Friends of the McAlester Public Library have something like a Million in mind for a new library facility —the Million building that is.

The building, on South Second Street, once held the Million auto dealership. Now, it’s getting eyed as the preferred site for the proposed new McAlester Public Library complex.

MPL Head Librarian Christine Sauro was joined by a couple of members of Friends of the McAlester Public Library who spoke to the McAlester City Council on Tuesday night about why they think the site would be a natural for a new library facility.

They spoke to city councilors  during the council’s regular meeting in the council chambers at City Hall.

Following the presentation, city councilors voted unanimously to pass a resolution supporting a new public library building and endorsing a fund-raising campaign by the Friends of the Library.

Prior to the vote, the council head from Sauro, along with Bob Basolo and Emily Dunagin, of the Friends of the Library of McAlester.

Dunagin noted the city of McAlester is responsible only for providing and maintaining the McAlester Public Library building.

Almost $1 million is provided through Pittsburg County property taxes to operate the library. These county taxes pay for salaries, books and furniture — everything except the building, Dunagin said.

She said a new library building is needed.

“The McAlester Public Library was built 44 years ago,” she said.

Citing some of the reasons she believes a new library is needed, Dunagin said “The library contains more than one floor.”  Because of staffing levels, it’s difficult to monitor both floors, she said.

The main floor only has about half the space that’s needed, she said.

Dunagin said the main floor that can be monitored by library staff covers approximately 13,065 square-feet.

“Our service population demographics call for 26,000 to 33,000 square feet,” she said.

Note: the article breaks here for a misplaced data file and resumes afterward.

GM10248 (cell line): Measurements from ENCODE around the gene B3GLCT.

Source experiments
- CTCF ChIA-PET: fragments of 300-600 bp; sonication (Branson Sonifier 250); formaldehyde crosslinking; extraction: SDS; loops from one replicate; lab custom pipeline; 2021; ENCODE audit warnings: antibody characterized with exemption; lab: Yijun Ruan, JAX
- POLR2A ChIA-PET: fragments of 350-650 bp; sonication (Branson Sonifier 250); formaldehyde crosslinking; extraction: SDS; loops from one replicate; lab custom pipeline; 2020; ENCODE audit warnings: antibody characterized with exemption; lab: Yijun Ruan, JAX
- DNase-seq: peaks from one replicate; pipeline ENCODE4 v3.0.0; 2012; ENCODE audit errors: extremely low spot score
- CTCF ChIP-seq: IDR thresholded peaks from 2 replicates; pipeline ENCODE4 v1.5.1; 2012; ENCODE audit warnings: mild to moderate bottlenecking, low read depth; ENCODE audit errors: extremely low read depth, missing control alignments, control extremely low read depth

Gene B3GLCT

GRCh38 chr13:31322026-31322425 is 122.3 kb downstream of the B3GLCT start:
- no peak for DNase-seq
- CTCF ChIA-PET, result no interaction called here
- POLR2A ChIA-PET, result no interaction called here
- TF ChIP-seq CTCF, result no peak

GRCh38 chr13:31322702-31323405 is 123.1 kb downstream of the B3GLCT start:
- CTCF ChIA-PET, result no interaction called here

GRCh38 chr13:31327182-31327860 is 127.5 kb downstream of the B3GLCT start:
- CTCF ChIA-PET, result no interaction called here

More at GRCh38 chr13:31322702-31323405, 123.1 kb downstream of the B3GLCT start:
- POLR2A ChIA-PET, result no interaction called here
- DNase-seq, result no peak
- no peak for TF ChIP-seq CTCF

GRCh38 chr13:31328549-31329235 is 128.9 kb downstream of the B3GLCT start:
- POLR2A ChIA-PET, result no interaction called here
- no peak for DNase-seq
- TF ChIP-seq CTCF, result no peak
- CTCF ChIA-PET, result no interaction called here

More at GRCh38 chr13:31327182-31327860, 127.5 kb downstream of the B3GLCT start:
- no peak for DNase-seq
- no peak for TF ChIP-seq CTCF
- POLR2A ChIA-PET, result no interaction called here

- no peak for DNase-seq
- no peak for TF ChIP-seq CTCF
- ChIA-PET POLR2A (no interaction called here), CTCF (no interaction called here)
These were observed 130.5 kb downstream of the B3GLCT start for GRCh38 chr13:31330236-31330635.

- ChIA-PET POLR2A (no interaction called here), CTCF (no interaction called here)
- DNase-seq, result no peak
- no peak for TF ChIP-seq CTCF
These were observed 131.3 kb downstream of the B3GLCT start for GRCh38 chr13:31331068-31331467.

Wayne Hanway, of the Southeast Public Library System of Oklahoma, has estimated the need at 27,694 feet, she said.

Dunagin also noted the library now has 25 public computers and four computer catalog stations. The building was not designed 44 years ago for the use of computers and other technologies, she said.

“Our library is now the technology center of the community,” Dunagin said.

“While digital devices are getting smaller, humans are not,” she said.

“Instead of coming in and getting a book for reading., people are coming in to use computers and they need a place to sit,” she said.

Dunagin said there is currently no children’s activity room; the library is currently using part of the Whiteacre room.

The teen area is a small space carved out of the children’s regular area, she said.

“The building itself is not on a busy street,” said Dunagin.

She said 400 people a day use the library, with only 22 parking spaces available, and they’re not all on the same level.

“We need 85 parking spaces,” she said.

That led to Basolo pointing out the place in mind for a new library.

“We do have a site in mind — that’s the Million building, he said.

Basolo commended City Manager Pete Stasiak and Mayor Steve Harrison for their input and interest in the proposal.

Ward 1 Councilor Weldon Smith then questioned Sauro about “one of my pet peeves — throwing away books.”

Sauro said many books go to the Friends of the Library Book Sale, other libraries in the system or to prisons in the area.

“We buy about 500 new books a month,” she said. To make room for the new, something must be done with the older ones, she said.

Mayor Harrison addressed the possibility of using the Million building.

“The Million property would work,” he said. “It always gets back to how we would fund it.”

Having the city’s resolution is a requirement for grant applications the councilors were told before they passed the requested resolution in support of fund-raising efforts.

During her presentation, Sauro said  she considers the library the heart of McAlester.

“I’ve often had as many as 200 children a day in our library during the summer months,” she said.

In addition to children’s programs, the library also has programs for teens and adults, Sauro noted, including a Teen Advisory Group, called TAG.

Adult programing attendance has surged, with three active book discussion groups and a variety of programs offered through Assistant Librarian Kathy McGilberry.

Programs include a series on Oklahoma history and the “Let’s Talk About It, Oklahoma” book discussion and lecture series.

Other programs include free computer classes for senior citizens from technician Anthony Smart to literacy programs offered through the McAlester Literacy Council.

When Smith asked Sauro how many of the library’s patrons live in McAlester, she said she did not have that information readily available.

However, on Wednesday, Sauro said she had given the matter some thought and had ran the Zip Code numbers as a way of determining how many of the library patrons are actually from McAlester.

The library currently has 11,837 registered patrons.

Of those 8,796 have the 74501 McAlester ZIP code, she said.

Sauro planned to conduct further research to see how many patrons use McAlester’s other ZIP code, 74502.

Contact James Beaty at

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